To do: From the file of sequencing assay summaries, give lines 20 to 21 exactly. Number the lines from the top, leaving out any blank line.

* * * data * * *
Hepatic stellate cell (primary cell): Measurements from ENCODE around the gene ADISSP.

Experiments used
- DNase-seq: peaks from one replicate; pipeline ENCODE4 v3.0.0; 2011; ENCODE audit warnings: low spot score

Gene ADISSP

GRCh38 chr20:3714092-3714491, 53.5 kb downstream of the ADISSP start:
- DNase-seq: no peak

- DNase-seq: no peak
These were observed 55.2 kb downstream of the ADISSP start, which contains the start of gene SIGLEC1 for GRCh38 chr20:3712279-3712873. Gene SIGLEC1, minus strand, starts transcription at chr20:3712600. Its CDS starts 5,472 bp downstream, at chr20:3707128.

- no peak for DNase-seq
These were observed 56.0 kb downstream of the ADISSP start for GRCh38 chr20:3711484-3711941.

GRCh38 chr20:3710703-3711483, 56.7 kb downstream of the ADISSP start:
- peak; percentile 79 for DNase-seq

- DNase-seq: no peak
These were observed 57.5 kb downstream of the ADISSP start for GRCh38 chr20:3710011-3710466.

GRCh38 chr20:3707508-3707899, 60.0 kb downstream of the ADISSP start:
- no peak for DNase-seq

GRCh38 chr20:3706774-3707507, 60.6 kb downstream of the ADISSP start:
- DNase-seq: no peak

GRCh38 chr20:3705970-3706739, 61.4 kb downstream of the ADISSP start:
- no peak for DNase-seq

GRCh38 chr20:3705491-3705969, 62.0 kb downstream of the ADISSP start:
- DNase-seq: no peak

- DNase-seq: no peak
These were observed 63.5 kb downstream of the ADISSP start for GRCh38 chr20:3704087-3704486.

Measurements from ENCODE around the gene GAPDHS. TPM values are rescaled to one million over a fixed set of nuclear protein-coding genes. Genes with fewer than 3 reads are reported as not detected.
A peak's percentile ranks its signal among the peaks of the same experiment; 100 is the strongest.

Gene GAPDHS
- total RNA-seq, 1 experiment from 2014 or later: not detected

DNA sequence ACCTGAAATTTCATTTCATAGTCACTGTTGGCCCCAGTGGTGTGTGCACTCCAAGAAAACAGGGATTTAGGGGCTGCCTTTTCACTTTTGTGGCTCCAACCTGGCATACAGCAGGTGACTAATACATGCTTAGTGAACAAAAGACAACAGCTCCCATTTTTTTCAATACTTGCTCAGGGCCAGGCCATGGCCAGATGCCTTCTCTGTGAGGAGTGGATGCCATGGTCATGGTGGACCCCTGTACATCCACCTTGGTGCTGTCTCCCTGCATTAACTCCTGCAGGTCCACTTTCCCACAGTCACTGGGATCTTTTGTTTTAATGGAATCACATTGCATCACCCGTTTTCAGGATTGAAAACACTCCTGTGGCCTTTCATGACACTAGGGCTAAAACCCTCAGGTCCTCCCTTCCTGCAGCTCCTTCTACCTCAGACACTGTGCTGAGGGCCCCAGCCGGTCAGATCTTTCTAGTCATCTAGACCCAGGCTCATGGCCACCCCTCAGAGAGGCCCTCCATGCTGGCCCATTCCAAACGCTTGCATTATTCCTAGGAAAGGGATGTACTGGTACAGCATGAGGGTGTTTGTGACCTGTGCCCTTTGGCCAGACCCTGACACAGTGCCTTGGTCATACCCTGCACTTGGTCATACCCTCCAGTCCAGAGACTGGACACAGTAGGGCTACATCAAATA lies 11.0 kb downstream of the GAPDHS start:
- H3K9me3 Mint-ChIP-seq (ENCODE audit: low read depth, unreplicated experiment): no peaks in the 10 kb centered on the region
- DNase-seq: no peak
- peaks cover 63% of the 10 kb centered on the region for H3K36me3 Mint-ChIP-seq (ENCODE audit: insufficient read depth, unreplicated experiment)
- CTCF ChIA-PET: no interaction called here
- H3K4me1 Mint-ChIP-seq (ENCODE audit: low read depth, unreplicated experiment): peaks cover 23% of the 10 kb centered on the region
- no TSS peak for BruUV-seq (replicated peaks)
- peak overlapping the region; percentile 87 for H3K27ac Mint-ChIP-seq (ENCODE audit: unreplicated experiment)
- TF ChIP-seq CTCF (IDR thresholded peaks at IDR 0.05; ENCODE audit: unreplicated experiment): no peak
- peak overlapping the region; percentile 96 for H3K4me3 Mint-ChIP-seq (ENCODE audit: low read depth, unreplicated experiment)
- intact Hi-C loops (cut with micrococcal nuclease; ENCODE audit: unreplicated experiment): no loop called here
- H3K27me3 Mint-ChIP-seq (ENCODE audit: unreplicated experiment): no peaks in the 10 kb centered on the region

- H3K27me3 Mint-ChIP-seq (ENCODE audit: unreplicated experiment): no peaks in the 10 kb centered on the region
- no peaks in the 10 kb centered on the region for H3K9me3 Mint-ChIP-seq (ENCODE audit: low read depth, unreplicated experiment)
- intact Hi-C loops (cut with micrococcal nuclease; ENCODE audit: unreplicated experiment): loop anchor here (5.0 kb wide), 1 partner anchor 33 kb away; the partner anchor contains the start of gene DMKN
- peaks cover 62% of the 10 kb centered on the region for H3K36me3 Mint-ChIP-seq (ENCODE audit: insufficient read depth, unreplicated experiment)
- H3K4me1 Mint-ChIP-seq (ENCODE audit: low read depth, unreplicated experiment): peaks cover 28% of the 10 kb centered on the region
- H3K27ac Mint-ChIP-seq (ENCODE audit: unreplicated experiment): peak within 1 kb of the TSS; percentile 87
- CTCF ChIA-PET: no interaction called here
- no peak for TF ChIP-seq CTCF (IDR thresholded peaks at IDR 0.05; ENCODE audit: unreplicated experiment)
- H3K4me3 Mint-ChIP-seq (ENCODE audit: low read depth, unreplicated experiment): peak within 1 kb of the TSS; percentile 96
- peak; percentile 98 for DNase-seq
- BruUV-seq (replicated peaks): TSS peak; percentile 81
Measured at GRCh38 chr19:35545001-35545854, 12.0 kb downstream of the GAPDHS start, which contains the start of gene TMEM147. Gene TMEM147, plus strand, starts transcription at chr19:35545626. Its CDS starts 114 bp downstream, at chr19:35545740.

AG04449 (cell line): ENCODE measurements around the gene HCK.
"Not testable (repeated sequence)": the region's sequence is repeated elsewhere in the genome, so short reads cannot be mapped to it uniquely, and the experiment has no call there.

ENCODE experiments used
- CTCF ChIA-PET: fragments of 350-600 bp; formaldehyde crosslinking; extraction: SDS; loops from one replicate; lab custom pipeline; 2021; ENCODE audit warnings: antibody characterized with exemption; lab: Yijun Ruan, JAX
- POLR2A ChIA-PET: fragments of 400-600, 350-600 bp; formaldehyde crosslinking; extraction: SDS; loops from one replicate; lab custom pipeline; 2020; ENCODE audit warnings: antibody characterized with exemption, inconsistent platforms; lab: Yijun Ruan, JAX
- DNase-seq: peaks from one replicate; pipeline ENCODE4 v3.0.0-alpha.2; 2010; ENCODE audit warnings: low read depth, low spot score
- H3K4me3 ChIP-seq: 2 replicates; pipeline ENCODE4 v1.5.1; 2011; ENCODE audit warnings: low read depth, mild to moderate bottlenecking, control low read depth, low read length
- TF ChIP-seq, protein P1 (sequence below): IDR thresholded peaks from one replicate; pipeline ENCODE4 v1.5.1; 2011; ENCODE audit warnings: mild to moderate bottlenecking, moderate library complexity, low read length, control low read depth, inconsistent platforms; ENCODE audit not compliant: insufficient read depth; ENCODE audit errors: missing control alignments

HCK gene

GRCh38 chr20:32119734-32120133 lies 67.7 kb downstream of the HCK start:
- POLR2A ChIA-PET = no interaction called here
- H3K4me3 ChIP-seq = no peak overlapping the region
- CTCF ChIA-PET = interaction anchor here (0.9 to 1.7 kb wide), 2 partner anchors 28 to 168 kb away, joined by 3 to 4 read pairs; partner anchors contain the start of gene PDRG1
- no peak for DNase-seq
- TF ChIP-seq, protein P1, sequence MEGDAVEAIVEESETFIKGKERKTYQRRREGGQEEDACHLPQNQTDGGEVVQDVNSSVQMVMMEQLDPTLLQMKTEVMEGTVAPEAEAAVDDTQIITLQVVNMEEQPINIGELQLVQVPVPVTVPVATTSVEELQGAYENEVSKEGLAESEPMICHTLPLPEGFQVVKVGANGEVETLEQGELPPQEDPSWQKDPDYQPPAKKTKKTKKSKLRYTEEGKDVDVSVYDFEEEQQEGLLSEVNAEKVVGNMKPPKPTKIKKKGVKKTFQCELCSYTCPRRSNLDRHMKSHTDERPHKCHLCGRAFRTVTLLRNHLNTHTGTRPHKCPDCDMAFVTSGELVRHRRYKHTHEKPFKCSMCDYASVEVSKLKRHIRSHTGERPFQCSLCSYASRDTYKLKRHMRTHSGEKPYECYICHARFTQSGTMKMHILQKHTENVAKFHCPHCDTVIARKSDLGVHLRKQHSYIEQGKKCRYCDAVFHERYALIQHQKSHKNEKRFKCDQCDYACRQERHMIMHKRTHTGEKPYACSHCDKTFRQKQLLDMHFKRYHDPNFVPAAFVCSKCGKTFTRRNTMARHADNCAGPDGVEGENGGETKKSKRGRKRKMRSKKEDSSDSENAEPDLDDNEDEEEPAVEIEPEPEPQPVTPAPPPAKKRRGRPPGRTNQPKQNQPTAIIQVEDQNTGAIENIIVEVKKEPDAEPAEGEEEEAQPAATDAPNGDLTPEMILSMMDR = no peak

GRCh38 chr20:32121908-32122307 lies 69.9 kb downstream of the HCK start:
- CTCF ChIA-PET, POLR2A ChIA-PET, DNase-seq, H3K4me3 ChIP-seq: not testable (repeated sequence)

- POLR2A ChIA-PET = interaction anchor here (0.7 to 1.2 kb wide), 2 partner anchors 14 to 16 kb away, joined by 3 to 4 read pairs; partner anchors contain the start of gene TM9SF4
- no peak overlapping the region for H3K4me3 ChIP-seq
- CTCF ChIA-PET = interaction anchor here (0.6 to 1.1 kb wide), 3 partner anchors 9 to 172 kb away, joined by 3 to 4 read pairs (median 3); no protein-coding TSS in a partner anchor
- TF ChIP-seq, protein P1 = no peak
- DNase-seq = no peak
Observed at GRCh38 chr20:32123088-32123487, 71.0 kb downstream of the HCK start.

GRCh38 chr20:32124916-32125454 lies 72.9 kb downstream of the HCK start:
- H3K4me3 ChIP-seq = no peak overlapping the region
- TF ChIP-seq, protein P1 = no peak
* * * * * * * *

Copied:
- no peak for DNase-seq

GRCh38 chr20:3705491-3705969, 62.0 kb downstream of the ADISSP start: